The report has found that a majority of bathing areas located within the UK’s interior have excessive levels of pollution, making it unsafe for use.
A recent report has discovered that most of the popular inland swimming locations in the UK are not safe for bathing.
According to a report from the organization Surfers Against Sewage, 60% of popular swimming and water sports spots were discovered to have unsafe levels of pollution in a sample group.
In 2023, volunteer citizen scientists collected samples from forty different locations on a weekly basis during the bathing season. Half of these locations were popular bathing spots, while the other half were located upstream from a sewage overflow that affected the water quality of the swimming areas. According to the methods used by the Environment Agency, 24 of the 40 locations had poor water quality. Additionally, four of the 20 bathing sites showed a noticeable decline in water quality when compared to locations downstream from a sewage overflow.
According to the report, there were over 399,864 instances of untreated sewage being released into UK waterways this year, which is equivalent to more than 1,000 releases per day. Additionally, Surfers Against Sewage reported 1,924 cases of illness caused by suspected sewage pollution in the past year, nearly triple the amount from the previous year. These cases led to a total of 1,987 sick days.
The report brings attention to Reuben Santer, a high school physics teacher in Exeter, whose case involves contracting the untreatable Ménierè’s disease while surfing at Saunton Beach in Devon. Santer stated that his doctors attributed the infection to a virus or bacteria that entered his ear during his surfing session, causing him to take a break from work.
Santer stated that he has never felt anxious before, but this particular experience has caused him to be concerned about the possibility of symptoms recurring while driving, surfing, working, or in any situation where vertigo could pose a risk.
Campaigners are concerned that the UK’s decision to deviate from EU water monitoring standards in England, as reported by the Guardian, could lead to a worsening of the situation.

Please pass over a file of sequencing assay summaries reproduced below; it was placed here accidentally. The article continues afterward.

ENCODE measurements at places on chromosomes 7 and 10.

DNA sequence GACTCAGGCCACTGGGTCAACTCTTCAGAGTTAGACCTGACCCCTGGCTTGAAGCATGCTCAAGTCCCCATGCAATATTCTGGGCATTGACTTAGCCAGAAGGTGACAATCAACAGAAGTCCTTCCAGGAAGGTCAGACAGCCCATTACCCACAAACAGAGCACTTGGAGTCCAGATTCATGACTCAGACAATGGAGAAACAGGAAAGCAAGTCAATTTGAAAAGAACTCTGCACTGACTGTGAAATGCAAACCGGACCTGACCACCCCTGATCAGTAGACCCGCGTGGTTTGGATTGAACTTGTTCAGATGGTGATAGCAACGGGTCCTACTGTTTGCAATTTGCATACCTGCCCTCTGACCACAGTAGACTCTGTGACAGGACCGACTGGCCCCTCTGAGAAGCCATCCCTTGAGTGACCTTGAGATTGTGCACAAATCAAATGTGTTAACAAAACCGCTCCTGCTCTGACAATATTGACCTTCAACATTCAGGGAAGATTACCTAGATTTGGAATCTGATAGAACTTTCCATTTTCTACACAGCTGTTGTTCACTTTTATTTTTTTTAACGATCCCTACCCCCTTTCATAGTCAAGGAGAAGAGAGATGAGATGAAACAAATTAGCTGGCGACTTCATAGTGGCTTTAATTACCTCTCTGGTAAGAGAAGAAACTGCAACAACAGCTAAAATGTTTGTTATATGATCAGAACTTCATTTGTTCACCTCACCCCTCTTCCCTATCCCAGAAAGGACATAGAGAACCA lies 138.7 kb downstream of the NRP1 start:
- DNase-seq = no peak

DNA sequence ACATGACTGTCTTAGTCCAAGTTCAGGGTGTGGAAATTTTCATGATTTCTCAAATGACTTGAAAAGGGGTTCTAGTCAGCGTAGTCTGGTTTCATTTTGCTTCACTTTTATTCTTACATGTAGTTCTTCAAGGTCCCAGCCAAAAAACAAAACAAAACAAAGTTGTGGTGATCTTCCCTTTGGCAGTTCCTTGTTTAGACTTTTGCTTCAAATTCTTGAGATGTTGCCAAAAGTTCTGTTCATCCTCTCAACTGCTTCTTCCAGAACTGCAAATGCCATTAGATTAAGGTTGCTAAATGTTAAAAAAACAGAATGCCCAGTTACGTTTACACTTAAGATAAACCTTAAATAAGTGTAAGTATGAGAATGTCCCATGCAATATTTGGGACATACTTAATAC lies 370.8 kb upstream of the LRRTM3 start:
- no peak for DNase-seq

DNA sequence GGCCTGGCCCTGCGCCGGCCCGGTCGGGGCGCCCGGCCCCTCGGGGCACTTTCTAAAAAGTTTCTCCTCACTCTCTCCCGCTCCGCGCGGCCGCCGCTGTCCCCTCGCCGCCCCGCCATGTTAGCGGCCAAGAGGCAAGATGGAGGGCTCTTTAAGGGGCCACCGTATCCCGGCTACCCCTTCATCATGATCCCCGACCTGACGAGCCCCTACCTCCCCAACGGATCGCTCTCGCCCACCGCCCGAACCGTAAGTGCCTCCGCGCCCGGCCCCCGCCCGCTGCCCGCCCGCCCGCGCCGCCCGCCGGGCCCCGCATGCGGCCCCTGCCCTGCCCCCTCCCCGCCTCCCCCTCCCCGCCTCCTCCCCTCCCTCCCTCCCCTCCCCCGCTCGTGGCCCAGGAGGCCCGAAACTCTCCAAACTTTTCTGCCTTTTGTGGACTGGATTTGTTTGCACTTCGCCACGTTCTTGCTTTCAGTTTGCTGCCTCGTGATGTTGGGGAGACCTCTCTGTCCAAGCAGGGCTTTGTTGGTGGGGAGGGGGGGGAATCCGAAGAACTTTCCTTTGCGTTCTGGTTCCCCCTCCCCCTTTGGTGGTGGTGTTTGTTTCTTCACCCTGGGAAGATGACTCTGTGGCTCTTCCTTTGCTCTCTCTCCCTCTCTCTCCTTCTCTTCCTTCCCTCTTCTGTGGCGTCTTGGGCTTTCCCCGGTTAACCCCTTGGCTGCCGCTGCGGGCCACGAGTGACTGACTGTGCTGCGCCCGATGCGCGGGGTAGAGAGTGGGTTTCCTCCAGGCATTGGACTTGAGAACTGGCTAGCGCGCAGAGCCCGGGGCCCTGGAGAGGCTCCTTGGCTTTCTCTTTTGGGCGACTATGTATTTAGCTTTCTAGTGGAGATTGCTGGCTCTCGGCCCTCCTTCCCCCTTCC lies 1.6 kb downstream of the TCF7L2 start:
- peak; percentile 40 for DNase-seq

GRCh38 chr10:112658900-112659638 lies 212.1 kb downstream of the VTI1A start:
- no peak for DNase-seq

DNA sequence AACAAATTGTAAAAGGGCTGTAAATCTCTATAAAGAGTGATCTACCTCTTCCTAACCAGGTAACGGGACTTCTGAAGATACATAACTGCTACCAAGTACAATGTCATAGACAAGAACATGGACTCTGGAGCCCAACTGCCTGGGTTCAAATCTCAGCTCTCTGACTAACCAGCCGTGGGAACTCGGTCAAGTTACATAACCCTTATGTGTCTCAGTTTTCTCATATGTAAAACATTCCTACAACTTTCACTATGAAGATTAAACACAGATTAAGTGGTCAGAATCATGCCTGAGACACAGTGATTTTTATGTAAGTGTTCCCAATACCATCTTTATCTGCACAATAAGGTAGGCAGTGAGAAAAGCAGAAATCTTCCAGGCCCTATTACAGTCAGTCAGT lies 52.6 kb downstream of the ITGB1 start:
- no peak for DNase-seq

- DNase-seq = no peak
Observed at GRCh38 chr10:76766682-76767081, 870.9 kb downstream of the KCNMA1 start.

According to Giles Bristow, CEO of Surfers Against Sewage, the latest water quality report exposes the apathy and neglect of governments, water companies, and regulators towards the well-being of UK rivers and coastlines. This ultimately affects the health of individuals. When will our elected officials take action to safeguard our environment and address the issue of sewage pollution in our blue spaces?
At every level, we are witnessing a lack of success. This ranges from governments and regulators neglecting their duty to uphold laws, to water company executives taking advantage of dirty funds and refusing to improve their practices. As a result, the general population suffers the most. How many times must we declare “enough is enough”? Our leaders must make transparency a priority, ensure proper enforcement of laws and regulations, and prohibit water companies from profiting off of pollution.
According to Steve Reed, the opposition spokesperson for the environment, the water industry has been severely damaged in the past 13 years under Tory government. The pollution of sewage in our rivers, lakes, and seas is a major issue and it is unacceptable that families and children cannot safely enjoy these bodies of water. Despite these serious problems, consumers are being burdened with higher water bills while CEOs continue to receive large bonuses.
Rebecca Pow, the Minister for Water, stated that the amount of pollution in our water is completely unacceptable. She also mentioned that this is the first time a government has taken such extensive measures to address this issue. Our strategy for water includes increased funding, stricter regulations, and more rigorous enforcement to monitor all sewage overflows, decrease pollution from all sources, and impose faster fines and penalties.
“This particular strategy involves extremely stringent goals, ultimately resulting in the largest water company infrastructure project to date – a total of £60 billion invested over a span of 25 years. This will lead to a significant decrease in sewage discharges, potentially reaching hundreds of thousands.”